Over the last two weeks, VRM Intel has received several reports that Streamline Vacation Rental Software is notifying some of its vacation rental management customers about an imminent—and significant—price increase for use of its enterprise-level property management system (PMS).
According to Inhabit IQ, Streamline’s parent company, the pricing increase applies to customers who originally began using Streamline when prices were lower and is “an effort to standardize pricing in fairness to all Streamline clients.”
The pricing changes reflect the company’s current tier-based fee structure. For some property managers, the increase more than doubles what they were previously paying to use Streamline’s PMS (more below).
Inhabit IQ’s Chief Strategy Officer, Eric Broughton, provided VRM Intel with the following statement:
Over the years Streamline has invested heavily to build a solution that, in our view, is the best in the industry. A testament to that success and investment can be found in the number of clients that continue to sign on and go live with Streamline each month. Numerous clients have used the system for many years to grow their property management business to new heights.
The significant investment has rapidly expanded both the breadth and depth of the product, and clients have continued to join the platform at an increasing pace throughout that growth. That rapid growth also resulted in disparate pricing structures over time, in that new customers signed on at a higher rate, while legacy customers were still paying 8- and 10-year old rates.
This measure is an effort to standardize pricing in fairness to all Streamline clients. It also helps Streamline and their clients to make better sense of the various tools and services they are using. The new structure includes tiers that standardize clients’ access to tools such as the new CRM, StreamPhone, RevMax revenue management tools, OTA Connection enhancements, StreamSign, and more.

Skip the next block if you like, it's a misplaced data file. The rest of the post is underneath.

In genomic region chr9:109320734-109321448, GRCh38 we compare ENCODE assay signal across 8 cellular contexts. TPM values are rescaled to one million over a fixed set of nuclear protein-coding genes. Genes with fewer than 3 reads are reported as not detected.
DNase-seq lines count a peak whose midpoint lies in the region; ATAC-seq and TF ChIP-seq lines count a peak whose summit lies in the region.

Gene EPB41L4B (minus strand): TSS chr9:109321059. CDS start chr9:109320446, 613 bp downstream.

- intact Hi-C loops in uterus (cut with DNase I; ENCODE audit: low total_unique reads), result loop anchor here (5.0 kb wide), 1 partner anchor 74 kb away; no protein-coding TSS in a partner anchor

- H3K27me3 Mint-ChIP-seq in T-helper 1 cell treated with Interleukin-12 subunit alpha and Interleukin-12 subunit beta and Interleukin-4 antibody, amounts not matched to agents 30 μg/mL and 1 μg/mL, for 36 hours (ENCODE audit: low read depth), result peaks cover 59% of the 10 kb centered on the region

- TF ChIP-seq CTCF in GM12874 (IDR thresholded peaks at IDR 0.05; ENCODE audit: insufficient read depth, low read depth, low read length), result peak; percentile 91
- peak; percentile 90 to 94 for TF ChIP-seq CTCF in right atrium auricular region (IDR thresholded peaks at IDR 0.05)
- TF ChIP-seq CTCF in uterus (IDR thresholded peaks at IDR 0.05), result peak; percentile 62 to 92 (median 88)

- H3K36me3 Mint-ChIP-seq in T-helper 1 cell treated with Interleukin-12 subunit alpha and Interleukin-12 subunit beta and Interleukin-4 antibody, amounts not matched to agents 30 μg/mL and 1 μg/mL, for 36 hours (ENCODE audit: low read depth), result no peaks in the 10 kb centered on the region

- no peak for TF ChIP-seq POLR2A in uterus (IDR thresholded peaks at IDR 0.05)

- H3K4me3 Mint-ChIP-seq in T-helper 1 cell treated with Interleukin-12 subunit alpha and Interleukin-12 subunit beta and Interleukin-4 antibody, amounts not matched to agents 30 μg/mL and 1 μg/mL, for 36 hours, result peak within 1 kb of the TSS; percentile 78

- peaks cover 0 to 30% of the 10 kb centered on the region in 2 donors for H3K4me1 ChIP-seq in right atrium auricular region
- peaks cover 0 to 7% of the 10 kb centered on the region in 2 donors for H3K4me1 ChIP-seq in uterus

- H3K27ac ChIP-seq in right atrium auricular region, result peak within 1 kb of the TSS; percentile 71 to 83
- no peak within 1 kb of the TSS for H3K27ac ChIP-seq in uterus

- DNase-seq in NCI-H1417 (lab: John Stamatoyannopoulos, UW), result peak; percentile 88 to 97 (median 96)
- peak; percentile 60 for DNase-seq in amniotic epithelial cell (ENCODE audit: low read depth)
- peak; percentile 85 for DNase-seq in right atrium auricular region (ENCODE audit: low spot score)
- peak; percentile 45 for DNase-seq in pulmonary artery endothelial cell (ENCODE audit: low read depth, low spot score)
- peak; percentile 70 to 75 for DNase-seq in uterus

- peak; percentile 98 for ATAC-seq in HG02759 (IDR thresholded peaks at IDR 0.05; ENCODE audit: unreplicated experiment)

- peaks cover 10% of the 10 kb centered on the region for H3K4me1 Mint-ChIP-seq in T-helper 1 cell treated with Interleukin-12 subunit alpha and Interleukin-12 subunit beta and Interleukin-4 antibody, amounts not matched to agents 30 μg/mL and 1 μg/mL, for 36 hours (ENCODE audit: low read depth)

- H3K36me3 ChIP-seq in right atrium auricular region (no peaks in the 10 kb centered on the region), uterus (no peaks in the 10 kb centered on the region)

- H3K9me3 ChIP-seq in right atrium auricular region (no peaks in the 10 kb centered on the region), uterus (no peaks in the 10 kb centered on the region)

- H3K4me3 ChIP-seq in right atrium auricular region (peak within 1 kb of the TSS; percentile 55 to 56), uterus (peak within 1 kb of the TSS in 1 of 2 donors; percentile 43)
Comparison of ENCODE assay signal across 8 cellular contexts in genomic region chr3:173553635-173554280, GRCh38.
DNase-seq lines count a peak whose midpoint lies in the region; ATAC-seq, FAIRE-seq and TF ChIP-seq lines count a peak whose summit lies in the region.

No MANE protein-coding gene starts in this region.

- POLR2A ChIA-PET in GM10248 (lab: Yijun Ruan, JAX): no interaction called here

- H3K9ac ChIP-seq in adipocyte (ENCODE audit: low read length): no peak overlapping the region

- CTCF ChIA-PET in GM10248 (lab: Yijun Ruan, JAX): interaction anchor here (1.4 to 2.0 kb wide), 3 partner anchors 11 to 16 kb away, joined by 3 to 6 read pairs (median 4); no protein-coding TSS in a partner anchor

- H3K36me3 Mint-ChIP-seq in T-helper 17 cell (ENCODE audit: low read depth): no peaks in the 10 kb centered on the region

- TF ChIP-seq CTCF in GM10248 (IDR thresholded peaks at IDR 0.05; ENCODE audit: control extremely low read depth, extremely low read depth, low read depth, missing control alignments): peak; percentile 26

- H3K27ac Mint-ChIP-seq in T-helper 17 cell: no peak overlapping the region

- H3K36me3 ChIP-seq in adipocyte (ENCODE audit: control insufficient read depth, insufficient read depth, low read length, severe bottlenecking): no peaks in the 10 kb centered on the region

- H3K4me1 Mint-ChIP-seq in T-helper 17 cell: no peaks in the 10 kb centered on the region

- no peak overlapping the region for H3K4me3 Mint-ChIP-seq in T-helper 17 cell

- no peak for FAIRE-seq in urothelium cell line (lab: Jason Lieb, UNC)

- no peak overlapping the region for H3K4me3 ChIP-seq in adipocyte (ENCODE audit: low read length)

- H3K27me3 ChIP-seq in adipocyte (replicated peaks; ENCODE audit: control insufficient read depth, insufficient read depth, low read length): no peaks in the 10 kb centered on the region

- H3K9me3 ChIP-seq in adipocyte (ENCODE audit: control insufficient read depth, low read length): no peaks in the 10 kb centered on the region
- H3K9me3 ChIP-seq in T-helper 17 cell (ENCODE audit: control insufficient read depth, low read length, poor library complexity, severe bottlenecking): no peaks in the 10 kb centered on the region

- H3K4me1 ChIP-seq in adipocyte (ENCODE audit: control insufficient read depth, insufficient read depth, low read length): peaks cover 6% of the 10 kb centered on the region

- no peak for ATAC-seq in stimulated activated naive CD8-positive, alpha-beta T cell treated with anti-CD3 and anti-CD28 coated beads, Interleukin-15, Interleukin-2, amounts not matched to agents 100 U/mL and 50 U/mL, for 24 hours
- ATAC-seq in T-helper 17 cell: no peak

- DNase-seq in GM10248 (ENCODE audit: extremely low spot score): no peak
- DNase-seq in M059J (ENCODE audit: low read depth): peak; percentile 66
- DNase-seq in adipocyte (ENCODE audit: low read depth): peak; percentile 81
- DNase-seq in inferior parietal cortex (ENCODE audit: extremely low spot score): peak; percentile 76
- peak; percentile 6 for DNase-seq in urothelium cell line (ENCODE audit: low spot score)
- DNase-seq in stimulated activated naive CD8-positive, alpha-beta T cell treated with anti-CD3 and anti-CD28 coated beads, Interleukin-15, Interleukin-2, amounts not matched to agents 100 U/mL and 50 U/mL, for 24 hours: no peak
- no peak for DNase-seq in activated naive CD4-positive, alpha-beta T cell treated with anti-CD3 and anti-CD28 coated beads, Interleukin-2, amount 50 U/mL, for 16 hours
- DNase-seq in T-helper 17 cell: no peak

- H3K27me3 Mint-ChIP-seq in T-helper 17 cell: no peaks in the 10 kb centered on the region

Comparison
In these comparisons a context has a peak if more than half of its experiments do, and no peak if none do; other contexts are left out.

While Streamline realized they hadn’t increased pricing for some customers over the entire history of the company, they also deeply respect the loyalty of those clients, and the new pricing is still far below Streamline’s current market rate, as well as lower than many enterprise solutions. Many of the clients they’ve contacted so far acknowledge the value they’ve received over the years and recognize that the new pricing structure still provides the best value in the industry.
To your point about the larger local PMs, Streamline’s ongoing and increased investment directly supports large, independent managers with better technology that helps them be more aggressive and compete with the multi-destination property management companies.
Streamline’s customers can choose between flat-rate monthly pricing (per unit per month) plus 1% of gross revenue received from OTA/third-party channel bookings or bundled flat-rate monthly pricing for its all-in-one solution.
Last year, Inhabit IQ also implemented a new pricing structure for LiveRez, another PMS under its umbrella, which increased software costs for its users. In addition to Streamline and LiveRez, Inhabit IQ’s proptech portfolio also includes the PMS platforms, Virtual Resort Manager (VRM) and UK-based SuperControl.
What should a vacation rental management company be spending on technology?
The recent announcement of pricing increases leads to a broader question: How much should a vacation rental management company (VRMC) be spending on its PMS? And to go even further, how much should a VRMC be paying for technology?